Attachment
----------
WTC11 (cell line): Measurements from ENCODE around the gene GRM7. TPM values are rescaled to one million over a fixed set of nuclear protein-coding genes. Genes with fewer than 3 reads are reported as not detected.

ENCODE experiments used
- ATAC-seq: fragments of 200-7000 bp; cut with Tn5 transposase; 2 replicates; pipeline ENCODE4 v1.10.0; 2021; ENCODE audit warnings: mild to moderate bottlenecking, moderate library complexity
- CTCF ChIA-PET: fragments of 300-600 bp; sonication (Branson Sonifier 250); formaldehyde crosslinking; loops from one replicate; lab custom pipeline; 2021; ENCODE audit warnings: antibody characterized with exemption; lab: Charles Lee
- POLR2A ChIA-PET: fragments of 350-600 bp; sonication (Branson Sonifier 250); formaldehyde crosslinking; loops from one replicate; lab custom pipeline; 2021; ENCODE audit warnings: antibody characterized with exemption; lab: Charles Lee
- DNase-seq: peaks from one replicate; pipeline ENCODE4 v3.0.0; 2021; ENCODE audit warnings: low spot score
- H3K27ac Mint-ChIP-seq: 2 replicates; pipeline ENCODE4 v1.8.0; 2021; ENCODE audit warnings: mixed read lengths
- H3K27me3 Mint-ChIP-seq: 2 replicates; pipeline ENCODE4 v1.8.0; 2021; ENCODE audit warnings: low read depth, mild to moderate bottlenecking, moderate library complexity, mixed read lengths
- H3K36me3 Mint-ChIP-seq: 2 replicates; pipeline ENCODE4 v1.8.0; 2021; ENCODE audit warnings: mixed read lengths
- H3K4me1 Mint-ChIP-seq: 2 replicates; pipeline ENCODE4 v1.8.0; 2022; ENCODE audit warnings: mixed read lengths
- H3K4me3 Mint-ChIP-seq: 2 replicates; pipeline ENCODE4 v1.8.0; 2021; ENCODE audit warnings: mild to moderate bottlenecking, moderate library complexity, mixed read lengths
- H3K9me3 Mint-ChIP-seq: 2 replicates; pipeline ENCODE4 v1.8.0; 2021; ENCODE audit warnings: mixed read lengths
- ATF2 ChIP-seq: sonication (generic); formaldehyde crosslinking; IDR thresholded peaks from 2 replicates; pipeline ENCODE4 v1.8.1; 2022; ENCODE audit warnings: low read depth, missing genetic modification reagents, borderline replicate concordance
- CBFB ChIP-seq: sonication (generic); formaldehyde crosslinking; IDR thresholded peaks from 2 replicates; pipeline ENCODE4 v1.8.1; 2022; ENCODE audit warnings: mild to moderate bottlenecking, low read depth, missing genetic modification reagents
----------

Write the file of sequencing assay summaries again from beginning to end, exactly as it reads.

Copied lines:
WTC11 (cell line): Measurements from ENCODE around the gene GRM7. TPM values are rescaled to one million over a fixed set of nuclear protein-coding genes. Genes with fewer than 3 reads are reported as not detected.

ENCODE experiments used
- ATAC-seq: fragments of 200-7000 bp; cut with Tn5 transposase; 2 replicates; pipeline ENCODE4 v1.10.0; 2021; ENCODE audit warnings: mild to moderate bottlenecking, moderate library complexity
- CTCF ChIA-PET: fragments of 300-600 bp; sonication (Branson Sonifier 250); formaldehyde crosslinking; loops from one replicate; lab custom pipeline; 2021; ENCODE audit warnings: antibody characterized with exemption; lab: Charles Lee
- POLR2A ChIA-PET: fragments of 350-600 bp; sonication (Branson Sonifier 250); formaldehyde crosslinking; loops from one replicate; lab custom pipeline; 2021; ENCODE audit warnings: antibody characterized with exemption; lab: Charles Lee
- DNase-seq: peaks from one replicate; pipeline ENCODE4 v3.0.0; 2021; ENCODE audit warnings: low spot score
- H3K27ac Mint-ChIP-seq: 2 replicates; pipeline ENCODE4 v1.8.0; 2021; ENCODE audit warnings: mixed read lengths
- H3K27me3 Mint-ChIP-seq: 2 replicates; pipeline ENCODE4 v1.8.0; 2021; ENCODE audit warnings: low read depth, mild to moderate bottlenecking, moderate library complexity, mixed read lengths
- H3K36me3 Mint-ChIP-seq: 2 replicates; pipeline ENCODE4 v1.8.0; 2021; ENCODE audit warnings: mixed read lengths
- H3K4me1 Mint-ChIP-seq: 2 replicates; pipeline ENCODE4 v1.8.0; 2022; ENCODE audit warnings: mixed read lengths
- H3K4me3 Mint-ChIP-seq: 2 replicates; pipeline ENCODE4 v1.8.0; 2021; ENCODE audit warnings: mild to moderate bottlenecking, moderate library complexity, mixed read lengths
- H3K9me3 Mint-ChIP-seq: 2 replicates; pipeline ENCODE4 v1.8.0; 2021; ENCODE audit warnings: mixed read lengths
- ATF2 ChIP-seq: sonication (generic); formaldehyde crosslinking; IDR thresholded peaks from 2 replicates; pipeline ENCODE4 v1.8.1; 2022; ENCODE audit warnings: low read depth, missing genetic modification reagents, borderline replicate concordance
- CBFB ChIP-seq: sonication (generic); formaldehyde crosslinking; IDR thresholded peaks from 2 replicates; pipeline ENCODE4 v1.8.1; 2022; ENCODE audit warnings: mild to moderate bottlenecking, low read depth, missing genetic modification reagents